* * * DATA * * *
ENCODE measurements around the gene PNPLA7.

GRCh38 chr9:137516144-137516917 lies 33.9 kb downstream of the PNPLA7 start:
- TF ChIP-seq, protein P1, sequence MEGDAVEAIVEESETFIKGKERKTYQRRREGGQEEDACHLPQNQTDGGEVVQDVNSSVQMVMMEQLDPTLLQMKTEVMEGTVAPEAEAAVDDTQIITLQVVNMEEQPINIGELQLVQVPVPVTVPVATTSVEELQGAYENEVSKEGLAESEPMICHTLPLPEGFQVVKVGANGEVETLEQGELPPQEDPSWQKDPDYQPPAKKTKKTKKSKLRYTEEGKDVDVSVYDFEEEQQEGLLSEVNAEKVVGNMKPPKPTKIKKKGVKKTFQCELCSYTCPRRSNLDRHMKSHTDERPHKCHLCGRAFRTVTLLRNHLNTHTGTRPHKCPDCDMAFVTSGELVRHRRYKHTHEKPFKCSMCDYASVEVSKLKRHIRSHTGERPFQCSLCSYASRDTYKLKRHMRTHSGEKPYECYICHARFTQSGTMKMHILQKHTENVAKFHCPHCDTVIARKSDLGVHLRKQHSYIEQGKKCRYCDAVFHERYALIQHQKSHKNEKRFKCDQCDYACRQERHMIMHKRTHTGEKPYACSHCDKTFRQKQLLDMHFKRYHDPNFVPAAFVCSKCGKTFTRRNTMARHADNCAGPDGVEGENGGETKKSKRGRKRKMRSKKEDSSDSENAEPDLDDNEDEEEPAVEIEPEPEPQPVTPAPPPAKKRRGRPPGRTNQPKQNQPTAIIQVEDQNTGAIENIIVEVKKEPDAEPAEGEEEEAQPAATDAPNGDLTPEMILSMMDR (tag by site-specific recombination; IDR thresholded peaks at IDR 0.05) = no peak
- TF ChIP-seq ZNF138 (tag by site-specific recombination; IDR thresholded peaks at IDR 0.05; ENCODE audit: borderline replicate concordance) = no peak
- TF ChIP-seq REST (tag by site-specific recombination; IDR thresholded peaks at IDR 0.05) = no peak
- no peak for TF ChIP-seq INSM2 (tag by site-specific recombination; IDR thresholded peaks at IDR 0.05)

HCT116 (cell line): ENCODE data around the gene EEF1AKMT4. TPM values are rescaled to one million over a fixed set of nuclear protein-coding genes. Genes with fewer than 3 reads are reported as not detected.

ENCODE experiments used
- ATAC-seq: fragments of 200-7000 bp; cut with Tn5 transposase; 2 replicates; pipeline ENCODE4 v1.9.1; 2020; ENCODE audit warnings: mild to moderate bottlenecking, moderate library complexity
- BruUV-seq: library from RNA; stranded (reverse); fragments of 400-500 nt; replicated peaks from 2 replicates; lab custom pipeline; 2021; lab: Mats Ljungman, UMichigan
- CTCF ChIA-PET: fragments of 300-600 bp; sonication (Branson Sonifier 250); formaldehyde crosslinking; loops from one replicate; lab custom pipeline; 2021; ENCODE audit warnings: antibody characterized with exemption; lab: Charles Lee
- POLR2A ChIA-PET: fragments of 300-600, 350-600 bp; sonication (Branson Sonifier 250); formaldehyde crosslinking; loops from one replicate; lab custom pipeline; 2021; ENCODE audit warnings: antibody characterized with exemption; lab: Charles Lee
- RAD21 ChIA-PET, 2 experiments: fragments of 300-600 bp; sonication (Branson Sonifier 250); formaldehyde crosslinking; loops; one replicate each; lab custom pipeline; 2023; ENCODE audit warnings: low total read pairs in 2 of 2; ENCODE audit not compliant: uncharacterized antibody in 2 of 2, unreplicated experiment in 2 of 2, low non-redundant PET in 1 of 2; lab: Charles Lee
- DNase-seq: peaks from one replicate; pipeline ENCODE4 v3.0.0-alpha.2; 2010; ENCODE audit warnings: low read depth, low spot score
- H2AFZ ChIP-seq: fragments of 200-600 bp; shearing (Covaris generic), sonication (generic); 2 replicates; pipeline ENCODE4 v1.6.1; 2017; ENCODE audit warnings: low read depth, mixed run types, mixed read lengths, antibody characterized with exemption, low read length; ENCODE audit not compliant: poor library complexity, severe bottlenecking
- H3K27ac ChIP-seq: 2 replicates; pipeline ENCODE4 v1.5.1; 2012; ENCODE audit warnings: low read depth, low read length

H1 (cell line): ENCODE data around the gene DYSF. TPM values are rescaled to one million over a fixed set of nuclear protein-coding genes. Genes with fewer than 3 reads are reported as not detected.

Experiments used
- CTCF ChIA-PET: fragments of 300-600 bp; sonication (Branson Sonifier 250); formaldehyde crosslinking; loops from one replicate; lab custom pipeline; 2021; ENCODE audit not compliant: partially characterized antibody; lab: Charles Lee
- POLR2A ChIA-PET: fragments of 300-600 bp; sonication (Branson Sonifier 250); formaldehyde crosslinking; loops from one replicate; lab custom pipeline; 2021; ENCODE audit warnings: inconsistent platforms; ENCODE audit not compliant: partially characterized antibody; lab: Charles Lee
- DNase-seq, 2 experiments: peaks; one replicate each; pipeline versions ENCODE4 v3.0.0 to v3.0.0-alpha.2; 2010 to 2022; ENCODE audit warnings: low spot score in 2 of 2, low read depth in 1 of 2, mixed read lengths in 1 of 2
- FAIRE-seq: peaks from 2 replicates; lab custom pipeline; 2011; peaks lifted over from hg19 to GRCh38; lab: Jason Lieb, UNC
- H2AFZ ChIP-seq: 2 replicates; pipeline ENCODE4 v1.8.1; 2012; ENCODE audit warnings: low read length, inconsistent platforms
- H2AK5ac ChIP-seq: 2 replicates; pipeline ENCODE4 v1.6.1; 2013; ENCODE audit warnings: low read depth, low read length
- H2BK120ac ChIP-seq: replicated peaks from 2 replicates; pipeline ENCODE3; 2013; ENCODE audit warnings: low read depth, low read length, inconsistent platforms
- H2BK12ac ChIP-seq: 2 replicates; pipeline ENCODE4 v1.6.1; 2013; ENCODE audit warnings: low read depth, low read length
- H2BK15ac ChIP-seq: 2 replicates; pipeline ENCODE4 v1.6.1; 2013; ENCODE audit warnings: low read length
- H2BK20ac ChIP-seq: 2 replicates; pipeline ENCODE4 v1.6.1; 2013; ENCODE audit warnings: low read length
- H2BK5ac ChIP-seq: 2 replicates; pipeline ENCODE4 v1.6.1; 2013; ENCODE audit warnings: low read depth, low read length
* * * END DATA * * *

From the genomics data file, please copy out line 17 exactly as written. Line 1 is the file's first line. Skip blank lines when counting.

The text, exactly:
H1 (cell line): ENCODE data around the gene DYSF. TPM values are rescaled to one million over a fixed set of nuclear protein-coding genes. Genes with fewer than 3 reads are reported as not detected.